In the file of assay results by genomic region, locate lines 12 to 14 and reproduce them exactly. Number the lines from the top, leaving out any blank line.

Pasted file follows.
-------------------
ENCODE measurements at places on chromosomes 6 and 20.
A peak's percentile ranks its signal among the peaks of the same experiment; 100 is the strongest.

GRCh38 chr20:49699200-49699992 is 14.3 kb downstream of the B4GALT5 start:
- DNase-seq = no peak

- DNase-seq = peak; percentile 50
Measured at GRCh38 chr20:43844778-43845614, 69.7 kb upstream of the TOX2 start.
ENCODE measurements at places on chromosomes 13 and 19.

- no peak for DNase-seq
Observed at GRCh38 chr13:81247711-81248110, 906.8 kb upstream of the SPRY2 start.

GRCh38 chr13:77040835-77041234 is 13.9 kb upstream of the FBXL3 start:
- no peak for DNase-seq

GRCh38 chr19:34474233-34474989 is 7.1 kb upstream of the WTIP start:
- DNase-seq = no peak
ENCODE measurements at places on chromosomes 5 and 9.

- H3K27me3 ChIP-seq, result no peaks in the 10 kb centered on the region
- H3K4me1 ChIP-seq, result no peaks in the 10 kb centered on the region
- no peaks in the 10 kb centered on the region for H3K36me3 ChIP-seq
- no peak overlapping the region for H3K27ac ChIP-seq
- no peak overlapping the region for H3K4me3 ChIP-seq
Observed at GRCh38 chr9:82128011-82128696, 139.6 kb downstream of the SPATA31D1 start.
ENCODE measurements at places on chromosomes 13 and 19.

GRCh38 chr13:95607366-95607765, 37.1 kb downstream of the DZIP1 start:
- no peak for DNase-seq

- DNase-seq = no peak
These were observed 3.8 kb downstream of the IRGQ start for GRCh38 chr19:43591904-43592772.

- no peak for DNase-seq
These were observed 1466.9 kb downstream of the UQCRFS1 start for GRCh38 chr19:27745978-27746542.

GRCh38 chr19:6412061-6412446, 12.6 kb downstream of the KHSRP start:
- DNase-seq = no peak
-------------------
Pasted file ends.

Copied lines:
GRCh38 chr19:34474233-34474989 is 7.1 kb upstream of the WTIP start:
- DNase-seq = no peak
ENCODE measurements at places on chromosomes 5 and 9.